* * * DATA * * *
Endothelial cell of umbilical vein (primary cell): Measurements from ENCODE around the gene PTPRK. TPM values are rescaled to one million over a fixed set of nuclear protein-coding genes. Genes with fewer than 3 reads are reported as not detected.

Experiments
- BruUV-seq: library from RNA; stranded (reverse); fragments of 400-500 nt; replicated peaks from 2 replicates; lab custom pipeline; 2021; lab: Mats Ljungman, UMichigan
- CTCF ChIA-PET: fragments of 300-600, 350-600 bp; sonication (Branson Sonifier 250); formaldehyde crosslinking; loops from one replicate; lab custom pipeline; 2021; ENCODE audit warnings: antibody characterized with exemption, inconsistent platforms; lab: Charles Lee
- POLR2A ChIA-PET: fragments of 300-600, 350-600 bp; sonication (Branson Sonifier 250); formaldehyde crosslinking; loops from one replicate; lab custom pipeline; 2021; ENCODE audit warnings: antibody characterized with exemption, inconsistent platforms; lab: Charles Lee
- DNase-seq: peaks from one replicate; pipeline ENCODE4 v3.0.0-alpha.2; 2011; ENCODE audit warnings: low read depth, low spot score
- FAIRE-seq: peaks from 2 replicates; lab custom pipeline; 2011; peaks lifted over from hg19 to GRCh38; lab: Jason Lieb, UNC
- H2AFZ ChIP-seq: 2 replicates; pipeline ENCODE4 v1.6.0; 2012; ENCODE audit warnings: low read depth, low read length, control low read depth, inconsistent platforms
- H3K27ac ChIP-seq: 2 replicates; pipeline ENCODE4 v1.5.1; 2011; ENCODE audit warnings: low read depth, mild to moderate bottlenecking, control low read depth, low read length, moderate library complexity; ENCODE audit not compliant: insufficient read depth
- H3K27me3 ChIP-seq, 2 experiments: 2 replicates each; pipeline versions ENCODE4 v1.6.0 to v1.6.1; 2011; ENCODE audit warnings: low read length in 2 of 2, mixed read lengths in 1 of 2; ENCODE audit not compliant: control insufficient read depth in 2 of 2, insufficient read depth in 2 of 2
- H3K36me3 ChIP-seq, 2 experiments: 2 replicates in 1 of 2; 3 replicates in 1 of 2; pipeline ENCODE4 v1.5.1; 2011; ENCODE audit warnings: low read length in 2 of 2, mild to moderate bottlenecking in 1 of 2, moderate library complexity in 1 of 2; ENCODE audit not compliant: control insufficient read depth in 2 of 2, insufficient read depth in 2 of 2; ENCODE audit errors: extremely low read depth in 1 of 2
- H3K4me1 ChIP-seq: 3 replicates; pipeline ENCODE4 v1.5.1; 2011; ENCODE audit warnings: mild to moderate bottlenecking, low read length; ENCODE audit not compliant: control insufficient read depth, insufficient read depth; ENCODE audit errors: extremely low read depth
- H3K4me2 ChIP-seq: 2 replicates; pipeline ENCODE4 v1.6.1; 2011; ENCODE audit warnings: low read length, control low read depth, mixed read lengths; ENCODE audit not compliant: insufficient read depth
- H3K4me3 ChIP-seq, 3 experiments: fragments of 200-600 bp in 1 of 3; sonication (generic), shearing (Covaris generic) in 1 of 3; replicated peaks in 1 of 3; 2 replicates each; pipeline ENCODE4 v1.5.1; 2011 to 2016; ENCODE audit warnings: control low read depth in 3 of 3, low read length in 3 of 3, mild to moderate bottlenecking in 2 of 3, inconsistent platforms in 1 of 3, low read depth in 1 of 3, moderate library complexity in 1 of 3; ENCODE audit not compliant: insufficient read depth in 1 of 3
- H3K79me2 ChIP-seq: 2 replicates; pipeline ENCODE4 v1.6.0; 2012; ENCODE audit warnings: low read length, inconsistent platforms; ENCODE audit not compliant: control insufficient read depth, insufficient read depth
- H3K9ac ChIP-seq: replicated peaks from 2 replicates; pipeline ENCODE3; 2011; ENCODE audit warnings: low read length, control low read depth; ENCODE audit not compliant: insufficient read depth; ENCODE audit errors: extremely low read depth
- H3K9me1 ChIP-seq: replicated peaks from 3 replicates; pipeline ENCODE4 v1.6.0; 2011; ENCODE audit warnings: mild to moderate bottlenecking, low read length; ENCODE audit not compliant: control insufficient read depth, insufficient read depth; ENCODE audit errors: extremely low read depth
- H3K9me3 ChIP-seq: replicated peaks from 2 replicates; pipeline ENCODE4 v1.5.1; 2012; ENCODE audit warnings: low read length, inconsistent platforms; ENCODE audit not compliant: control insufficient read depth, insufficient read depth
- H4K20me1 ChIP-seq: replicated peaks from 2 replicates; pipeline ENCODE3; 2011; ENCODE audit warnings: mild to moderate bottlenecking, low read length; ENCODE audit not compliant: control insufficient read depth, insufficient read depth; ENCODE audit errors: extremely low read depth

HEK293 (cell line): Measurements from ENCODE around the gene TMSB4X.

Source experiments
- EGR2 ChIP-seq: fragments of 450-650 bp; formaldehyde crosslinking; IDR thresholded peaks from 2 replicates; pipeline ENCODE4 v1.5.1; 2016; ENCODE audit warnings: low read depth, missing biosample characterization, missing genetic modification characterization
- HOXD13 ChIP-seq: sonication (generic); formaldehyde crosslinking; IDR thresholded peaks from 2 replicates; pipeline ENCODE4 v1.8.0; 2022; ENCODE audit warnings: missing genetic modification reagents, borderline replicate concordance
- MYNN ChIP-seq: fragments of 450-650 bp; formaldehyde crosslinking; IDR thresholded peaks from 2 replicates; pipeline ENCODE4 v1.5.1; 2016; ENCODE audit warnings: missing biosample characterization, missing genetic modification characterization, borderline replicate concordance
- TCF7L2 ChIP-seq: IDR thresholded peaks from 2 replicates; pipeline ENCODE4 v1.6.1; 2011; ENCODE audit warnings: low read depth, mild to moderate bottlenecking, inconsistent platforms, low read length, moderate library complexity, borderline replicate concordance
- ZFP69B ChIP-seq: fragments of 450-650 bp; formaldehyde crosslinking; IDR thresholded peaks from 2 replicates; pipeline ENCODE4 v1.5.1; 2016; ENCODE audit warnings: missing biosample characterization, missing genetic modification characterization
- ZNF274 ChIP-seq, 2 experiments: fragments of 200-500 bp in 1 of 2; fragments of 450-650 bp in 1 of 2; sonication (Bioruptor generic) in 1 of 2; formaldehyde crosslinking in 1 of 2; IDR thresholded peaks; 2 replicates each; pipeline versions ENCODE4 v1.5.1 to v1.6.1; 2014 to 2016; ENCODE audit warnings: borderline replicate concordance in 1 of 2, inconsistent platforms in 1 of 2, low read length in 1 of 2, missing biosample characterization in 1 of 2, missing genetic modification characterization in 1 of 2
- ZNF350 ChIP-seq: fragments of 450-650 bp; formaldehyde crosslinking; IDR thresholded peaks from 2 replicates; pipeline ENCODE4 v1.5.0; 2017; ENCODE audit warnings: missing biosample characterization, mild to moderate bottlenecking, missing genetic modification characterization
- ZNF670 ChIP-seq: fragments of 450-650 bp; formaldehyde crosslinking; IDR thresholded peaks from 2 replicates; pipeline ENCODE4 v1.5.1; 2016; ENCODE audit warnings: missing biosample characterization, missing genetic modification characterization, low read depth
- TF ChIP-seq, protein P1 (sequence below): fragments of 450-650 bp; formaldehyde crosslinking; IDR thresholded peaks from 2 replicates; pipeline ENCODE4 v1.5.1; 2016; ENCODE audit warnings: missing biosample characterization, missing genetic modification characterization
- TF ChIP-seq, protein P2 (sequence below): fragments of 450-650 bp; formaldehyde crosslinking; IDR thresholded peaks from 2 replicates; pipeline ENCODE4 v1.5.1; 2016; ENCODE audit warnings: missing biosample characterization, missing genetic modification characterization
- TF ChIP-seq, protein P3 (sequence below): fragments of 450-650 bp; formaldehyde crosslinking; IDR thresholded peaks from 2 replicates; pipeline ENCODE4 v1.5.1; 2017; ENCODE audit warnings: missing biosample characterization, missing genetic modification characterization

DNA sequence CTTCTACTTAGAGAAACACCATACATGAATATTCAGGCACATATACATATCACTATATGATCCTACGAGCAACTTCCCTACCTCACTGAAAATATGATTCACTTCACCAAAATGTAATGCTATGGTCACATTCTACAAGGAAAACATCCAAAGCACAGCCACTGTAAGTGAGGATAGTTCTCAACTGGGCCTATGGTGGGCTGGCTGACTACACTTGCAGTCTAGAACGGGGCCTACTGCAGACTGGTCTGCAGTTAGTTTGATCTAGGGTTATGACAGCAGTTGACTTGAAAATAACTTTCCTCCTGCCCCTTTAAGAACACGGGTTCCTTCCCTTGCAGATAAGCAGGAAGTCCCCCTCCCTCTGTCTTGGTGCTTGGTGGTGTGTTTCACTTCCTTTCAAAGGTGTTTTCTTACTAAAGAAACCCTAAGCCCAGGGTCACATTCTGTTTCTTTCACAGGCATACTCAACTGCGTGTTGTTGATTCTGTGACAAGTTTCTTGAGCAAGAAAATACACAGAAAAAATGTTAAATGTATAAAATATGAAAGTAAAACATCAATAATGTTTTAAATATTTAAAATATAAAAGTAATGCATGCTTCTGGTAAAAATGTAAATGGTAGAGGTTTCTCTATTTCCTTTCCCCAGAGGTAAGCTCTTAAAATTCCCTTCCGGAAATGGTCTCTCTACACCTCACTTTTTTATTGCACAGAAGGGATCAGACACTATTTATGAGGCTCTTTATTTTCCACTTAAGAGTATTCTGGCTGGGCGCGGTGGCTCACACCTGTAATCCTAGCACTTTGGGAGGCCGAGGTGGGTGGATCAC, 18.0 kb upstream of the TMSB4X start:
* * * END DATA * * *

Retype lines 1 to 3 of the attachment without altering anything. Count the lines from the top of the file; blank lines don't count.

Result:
Endothelial cell of umbilical vein (primary cell): Measurements from ENCODE around the gene PTPRK. TPM values are rescaled to one million over a fixed set of nuclear protein-coding genes. Genes with fewer than 3 reads are reported as not detected.

Experiments
- BruUV-seq: library from RNA; stranded (reverse); fragments of 400-500 nt; replicated peaks from 2 replicates; lab custom pipeline; 2021; lab: Mats Ljungman, UMichigan